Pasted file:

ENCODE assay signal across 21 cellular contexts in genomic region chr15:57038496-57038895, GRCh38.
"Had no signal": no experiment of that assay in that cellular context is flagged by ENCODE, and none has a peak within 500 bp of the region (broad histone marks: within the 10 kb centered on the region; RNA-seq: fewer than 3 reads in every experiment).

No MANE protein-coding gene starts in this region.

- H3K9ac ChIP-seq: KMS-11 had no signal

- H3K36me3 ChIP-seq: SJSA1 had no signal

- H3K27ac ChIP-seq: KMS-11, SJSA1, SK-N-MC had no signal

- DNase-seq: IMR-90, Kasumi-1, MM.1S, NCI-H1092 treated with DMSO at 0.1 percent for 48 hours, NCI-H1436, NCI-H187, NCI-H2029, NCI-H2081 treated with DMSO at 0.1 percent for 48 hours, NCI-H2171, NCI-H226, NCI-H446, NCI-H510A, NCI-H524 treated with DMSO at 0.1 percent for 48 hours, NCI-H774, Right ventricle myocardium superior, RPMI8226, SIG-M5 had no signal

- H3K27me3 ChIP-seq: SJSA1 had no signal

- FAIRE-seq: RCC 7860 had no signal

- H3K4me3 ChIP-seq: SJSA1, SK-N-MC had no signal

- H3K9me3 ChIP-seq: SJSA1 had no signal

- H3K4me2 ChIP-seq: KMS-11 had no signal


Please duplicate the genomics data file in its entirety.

ENCODE assay signal across 21 cellular contexts in genomic region chr15:57038496-57038895, GRCh38.
"Had no signal": no experiment of that assay in that cellular context is flagged by ENCODE, and none has a peak within 500 bp of the region (broad histone marks: within the 10 kb centered on the region; RNA-seq: fewer than 3 reads in every experiment).

No MANE protein-coding gene starts in this region.

- H3K9ac ChIP-seq: KMS-11 had no signal

- H3K36me3 ChIP-seq: SJSA1 had no signal

- H3K27ac ChIP-seq: KMS-11, SJSA1, SK-N-MC had no signal

- DNase-seq: IMR-90, Kasumi-1, MM.1S, NCI-H1092 treated with DMSO at 0.1 percent for 48 hours, NCI-H1436, NCI-H187, NCI-H2029, NCI-H2081 treated with DMSO at 0.1 percent for 48 hours, NCI-H2171, NCI-H226, NCI-H446, NCI-H510A, NCI-H524 treated with DMSO at 0.1 percent for 48 hours, NCI-H774, Right ventricle myocardium superior, RPMI8226, SIG-M5 had no signal

- H3K27me3 ChIP-seq: SJSA1 had no signal

- FAIRE-seq: RCC 7860 had no signal

- H3K4me3 ChIP-seq: SJSA1, SK-N-MC had no signal

- H3K9me3 ChIP-seq: SJSA1 had no signal

- H3K4me2 ChIP-seq: KMS-11 had no signal